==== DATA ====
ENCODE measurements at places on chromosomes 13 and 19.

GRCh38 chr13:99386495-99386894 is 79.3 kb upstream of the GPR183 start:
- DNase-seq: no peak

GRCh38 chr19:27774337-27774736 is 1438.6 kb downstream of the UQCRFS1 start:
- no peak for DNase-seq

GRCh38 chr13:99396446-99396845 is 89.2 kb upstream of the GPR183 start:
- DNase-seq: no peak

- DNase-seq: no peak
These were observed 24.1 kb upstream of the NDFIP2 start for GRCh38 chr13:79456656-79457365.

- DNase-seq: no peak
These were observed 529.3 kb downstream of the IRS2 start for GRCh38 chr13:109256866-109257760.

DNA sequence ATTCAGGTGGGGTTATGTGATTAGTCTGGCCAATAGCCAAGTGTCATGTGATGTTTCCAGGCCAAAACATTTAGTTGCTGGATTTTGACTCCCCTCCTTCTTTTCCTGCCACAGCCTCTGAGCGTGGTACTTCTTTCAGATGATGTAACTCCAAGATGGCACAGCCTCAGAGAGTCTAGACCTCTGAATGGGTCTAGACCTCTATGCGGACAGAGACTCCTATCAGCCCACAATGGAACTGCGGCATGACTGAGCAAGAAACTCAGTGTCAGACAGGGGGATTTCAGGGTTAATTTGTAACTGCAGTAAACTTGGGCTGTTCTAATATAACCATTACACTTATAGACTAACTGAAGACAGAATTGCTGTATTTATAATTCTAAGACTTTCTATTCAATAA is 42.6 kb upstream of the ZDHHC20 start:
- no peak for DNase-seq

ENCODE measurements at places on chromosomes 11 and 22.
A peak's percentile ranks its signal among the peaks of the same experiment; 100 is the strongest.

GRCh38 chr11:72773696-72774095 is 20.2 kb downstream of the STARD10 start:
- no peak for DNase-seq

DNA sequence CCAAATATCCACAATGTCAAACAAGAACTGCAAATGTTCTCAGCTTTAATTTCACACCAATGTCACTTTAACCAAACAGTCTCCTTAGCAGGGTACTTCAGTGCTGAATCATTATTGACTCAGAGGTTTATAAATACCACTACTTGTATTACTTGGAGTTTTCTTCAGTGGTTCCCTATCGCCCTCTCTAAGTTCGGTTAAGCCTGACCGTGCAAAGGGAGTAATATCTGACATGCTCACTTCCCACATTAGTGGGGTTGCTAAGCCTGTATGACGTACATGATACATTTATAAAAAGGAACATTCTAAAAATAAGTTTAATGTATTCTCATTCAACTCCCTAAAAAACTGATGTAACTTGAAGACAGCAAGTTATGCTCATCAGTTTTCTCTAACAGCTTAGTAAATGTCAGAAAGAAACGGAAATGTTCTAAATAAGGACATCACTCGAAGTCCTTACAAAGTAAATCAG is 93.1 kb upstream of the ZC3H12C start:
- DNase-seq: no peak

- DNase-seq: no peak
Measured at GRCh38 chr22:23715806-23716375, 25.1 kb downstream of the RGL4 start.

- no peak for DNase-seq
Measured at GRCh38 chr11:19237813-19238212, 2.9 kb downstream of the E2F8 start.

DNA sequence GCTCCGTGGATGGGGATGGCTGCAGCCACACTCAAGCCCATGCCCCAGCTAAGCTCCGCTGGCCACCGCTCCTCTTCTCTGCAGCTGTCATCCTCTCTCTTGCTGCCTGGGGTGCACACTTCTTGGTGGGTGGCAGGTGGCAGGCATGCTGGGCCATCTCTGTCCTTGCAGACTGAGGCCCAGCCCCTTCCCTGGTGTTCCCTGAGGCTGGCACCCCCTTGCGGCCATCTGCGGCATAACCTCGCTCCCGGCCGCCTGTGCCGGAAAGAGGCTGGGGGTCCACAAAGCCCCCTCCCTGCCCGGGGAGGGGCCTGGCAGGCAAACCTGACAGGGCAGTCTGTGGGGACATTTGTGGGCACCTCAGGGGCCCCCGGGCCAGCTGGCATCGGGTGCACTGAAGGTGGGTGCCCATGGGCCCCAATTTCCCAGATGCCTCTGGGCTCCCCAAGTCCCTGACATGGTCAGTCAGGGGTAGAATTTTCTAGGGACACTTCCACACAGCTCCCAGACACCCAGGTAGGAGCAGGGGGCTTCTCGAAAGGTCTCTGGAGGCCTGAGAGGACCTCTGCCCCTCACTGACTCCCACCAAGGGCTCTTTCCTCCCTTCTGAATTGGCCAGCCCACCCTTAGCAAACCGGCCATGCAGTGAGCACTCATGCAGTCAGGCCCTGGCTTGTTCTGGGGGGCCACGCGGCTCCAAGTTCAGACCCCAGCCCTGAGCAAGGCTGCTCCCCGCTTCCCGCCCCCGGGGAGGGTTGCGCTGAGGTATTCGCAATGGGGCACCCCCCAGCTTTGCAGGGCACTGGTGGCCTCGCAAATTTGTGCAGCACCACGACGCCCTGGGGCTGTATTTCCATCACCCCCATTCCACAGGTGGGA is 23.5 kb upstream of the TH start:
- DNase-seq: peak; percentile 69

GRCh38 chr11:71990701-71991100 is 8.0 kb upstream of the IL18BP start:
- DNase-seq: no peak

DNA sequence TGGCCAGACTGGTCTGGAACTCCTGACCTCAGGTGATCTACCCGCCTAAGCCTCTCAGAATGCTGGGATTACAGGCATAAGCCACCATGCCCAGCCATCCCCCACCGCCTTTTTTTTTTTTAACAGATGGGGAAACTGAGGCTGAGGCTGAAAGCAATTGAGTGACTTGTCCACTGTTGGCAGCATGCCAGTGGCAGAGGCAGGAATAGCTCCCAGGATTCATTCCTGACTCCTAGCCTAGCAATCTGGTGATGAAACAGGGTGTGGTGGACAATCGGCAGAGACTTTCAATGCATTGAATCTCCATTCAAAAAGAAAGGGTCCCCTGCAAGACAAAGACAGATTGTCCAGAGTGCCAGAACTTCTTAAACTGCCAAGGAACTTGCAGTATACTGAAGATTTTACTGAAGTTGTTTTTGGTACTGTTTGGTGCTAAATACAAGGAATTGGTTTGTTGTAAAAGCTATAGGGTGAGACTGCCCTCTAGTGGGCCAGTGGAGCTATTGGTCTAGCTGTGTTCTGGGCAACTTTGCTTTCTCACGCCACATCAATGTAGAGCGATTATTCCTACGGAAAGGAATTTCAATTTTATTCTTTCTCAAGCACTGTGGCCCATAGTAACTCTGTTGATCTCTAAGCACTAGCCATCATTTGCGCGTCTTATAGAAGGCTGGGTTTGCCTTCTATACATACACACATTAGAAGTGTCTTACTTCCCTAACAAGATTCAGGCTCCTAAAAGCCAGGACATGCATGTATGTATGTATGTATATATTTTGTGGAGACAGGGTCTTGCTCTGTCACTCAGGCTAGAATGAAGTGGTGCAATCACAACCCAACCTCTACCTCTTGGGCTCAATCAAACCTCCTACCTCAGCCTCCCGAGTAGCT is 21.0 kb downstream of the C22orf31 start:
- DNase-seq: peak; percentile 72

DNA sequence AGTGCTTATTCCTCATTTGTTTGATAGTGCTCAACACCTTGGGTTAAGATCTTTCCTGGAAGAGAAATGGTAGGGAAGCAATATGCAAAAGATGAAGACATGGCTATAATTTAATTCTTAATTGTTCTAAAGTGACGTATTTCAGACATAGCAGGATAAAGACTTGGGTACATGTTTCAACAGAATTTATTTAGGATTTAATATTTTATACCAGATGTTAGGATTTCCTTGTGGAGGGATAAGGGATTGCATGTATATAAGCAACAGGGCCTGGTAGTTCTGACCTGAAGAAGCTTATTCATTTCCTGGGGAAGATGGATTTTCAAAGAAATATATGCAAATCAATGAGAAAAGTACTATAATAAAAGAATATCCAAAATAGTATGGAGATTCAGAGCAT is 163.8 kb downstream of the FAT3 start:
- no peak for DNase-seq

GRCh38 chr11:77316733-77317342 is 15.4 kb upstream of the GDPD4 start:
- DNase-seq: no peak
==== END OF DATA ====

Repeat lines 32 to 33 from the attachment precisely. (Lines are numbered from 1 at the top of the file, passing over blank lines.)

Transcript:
GRCh38 chr11:77316733-77317342 is 15.4 kb upstream of the GDPD4 start:
- DNase-seq: no peak